Study under review: Oral Intake of Low-Molecular-Weight Collagen Peptide Improves Hydration, Elasticity, and Wrinkling in Human Skin: A Randomized, Double-Blind, Placebo-Controlled Study
It’s common knowledge that, as we age, our skin wrinkles. Why it wrinkles is not, although we know some things about it.
As you can see in Figure 1, skin has three primary layers: the epidermis, the dermis, and the hypodermis. The epidermis is the outermost layer that sheds frequently and provides protection from the environment. The hypodermis is the innermost layer of skin mingled with body fat. The space connecting these two is the dermis, rich in connective tissue, hair follicles, and sweat glands.
It’s been known for some time that the dermis thins with age, driven in part by loss of collagen. Not only is collagen lost, but collagen fibers also become less organized and partially degraded by enzymes called matrix metalloproteinases, whose expression increases with aging. Collagen loss wouldn’t necessarily be a problem if the degraded, disorganized fibers could be easily replaced. But in aged skin, fibroblasts that rejuvenate connective tissue don’t act quickly enough to offset losses.
In skin that’s aged with light, or photoaged skin, the process is is slightly different; in that case, collagen expression is increased, but so is metalloproteinase expression. The later still overwhelms the former. Whether the mechanism involves intrinsic aging or photoaging, the result is similar: collagen loss, combined with some other processes like decreased hyaluronic acid that leads to drier skin, ultimately adds up to loss in skin elasticity, sagging, and, ultimately, wrinkling.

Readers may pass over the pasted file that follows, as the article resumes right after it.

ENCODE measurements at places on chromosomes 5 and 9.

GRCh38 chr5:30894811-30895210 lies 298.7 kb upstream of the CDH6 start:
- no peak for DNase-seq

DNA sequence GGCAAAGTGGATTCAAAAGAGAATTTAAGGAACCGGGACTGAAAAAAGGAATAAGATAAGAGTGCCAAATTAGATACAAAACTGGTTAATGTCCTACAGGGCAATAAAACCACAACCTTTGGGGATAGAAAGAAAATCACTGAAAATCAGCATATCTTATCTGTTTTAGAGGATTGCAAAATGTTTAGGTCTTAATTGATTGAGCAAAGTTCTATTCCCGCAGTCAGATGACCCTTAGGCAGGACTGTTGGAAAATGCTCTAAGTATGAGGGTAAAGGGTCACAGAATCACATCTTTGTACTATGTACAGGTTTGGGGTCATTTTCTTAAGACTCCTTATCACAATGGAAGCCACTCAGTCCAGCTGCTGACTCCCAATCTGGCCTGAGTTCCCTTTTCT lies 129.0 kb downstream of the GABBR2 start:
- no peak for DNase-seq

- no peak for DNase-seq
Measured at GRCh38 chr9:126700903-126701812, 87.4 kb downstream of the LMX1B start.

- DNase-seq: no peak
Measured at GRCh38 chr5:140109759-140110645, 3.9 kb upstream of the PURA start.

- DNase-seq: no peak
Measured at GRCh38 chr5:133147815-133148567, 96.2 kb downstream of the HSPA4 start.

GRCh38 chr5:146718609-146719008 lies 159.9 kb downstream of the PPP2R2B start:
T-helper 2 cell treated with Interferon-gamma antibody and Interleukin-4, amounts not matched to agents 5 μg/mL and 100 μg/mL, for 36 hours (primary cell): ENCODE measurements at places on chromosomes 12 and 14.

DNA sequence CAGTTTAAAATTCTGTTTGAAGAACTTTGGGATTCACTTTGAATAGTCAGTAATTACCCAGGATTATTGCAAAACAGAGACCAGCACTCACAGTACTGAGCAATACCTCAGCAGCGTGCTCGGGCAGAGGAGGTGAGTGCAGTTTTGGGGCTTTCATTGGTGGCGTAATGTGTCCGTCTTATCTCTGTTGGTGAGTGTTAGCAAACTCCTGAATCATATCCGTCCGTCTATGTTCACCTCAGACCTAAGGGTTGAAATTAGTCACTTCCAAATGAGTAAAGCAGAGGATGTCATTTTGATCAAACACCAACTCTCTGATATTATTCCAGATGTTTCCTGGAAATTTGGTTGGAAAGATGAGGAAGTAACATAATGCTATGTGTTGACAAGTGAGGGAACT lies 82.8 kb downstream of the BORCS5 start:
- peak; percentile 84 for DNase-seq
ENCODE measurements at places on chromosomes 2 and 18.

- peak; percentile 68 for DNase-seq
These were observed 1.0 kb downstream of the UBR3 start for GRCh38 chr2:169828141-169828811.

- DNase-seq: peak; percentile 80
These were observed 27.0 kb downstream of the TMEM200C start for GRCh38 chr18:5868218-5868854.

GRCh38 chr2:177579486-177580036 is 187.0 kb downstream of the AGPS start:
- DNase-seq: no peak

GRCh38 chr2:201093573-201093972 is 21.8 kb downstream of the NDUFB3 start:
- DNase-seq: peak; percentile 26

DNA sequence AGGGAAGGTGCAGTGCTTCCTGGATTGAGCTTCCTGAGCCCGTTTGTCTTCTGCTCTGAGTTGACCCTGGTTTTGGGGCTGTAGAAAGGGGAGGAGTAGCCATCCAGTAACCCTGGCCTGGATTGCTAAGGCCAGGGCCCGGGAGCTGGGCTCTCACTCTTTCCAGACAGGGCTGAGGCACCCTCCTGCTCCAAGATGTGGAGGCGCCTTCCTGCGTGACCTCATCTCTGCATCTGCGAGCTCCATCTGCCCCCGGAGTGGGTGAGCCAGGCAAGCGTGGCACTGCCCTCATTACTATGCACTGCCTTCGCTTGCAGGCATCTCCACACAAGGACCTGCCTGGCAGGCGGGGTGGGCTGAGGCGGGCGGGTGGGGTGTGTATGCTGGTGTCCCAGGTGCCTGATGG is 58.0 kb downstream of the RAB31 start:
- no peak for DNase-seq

However, there may be a way to slow down this process. When hairless mice are exposed to UV-B radiation, they normally show an uptick in metalloproteinase production, which leads to wrinkles, as described above. However, if the mice are given low-molecular weight collagen protein (LMWCP; small-size fragments of collagen only a few peptides long), collagen breakdown is slowed alongside metalloproteinase expression, and wrinkle formation rate is reduced.
The study under review aimed to find out whether LMWCP supplementation can yield similar results in humans.
Collagen degradation and loss in the dermal layer of the skin contributes to wrinkles as people age. Animal research has found that supplementing with low-molecular weight collagen protein (LMWCP) can help stave off collagen loss during photoaging. The study under review aimed to see if it could do the same in humans.
Other Articles in Issue #49 (November 2018)
Fasting: the fast-track to muscle loss?
The best way to restrict calories comes down to whatever works for each person. Some people prefer intermittent energy restriction (IER). New research suggests that it may come with at least one small downside, though.
Omega-3 PUFAs might help with anxiety, at least for some people
The first meta-analysis examining omega-3 PUFAs' effect on anxiety found a small, but significant, impact on anxiety overall.
Pacifying Montezuma’s Revenge
Do probiotics and prebiotics placate the poops?
Interview: Sander Greenland MS, DrPH
Statistics and epidemiology luminary Sander Greenland discusses why nutrition research seems so contradictory, the pitfalls of magnitude-based inference, and more in this interview.
Can probiotics take the edge off anxiety?
Animal studies suggest that probiotics can have pretty significant anxiolytic effects. But clinical and animal studies don't always match up...
Does vitamin D actually help your bones?
This major meta-analysis takes a close look at whether vitamin D supplementation actually improves BMD and prevents fractures. The results are not too promising.
Mini: 12-month results from PREDIMED-Plus
How much does adding energy restriction and physical activity to a Mediterranean-style diet help with metabolic and cardiovascular disease risk? The PREDIMED-Plus study aims to find out.